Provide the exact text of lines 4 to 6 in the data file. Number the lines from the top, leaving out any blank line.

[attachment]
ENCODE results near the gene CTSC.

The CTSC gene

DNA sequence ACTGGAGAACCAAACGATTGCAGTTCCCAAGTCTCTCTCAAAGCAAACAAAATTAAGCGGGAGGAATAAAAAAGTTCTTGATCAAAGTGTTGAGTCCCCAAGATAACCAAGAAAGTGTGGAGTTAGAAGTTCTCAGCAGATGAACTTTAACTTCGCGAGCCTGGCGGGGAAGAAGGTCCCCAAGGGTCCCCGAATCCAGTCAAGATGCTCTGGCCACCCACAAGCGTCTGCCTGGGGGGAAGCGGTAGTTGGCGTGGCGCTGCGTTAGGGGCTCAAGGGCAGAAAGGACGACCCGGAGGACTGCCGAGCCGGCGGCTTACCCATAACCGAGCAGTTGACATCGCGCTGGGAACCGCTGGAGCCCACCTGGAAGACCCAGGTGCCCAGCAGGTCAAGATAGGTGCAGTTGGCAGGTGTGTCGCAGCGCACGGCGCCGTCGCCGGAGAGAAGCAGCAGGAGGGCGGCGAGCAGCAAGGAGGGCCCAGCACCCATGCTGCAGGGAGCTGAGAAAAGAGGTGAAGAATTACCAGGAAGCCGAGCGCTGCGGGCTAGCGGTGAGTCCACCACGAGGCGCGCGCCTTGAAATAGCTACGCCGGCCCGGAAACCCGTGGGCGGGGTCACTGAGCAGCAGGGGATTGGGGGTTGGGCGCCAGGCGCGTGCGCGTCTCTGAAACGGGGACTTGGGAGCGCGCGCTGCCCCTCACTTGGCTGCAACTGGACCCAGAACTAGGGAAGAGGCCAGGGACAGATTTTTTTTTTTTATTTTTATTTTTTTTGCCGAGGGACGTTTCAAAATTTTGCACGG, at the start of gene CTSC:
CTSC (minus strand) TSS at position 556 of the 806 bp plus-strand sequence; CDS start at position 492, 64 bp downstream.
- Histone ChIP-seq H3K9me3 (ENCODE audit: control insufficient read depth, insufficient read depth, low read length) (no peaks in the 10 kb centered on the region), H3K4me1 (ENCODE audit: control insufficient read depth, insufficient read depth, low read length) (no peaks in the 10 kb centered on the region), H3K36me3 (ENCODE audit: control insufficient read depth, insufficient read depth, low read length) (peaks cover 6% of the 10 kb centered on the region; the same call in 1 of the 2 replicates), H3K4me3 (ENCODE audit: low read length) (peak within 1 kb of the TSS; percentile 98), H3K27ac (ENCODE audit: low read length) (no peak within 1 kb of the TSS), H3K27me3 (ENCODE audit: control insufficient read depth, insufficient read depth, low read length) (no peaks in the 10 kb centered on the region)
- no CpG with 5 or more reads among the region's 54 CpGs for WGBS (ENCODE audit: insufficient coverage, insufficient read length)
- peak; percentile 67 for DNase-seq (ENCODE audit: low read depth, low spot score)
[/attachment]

CTSC (minus strand) TSS at position 556 of the 806 bp plus-strand sequence; CDS start at position 492, 64 bp downstream.
- Histone ChIP-seq H3K9me3 (ENCODE audit: control insufficient read depth, insufficient read depth, low read length) (no peaks in the 10 kb centered on the region), H3K4me1 (ENCODE audit: control insufficient read depth, insufficient read depth, low read length) (no peaks in the 10 kb centered on the region), H3K36me3 (ENCODE audit: control insufficient read depth, insufficient read depth, low read length) (peaks cover 6% of the 10 kb centered on the region; the same call in 1 of the 2 replicates), H3K4me3 (ENCODE audit: low read length) (peak within 1 kb of the TSS; percentile 98), H3K27ac (ENCODE audit: low read length) (no peak within 1 kb of the TSS), H3K27me3 (ENCODE audit: control insufficient read depth, insufficient read depth, low read length) (no peaks in the 10 kb centered on the region)
- no CpG with 5 or more reads among the region's 54 CpGs for WGBS (ENCODE audit: insufficient coverage, insufficient read length)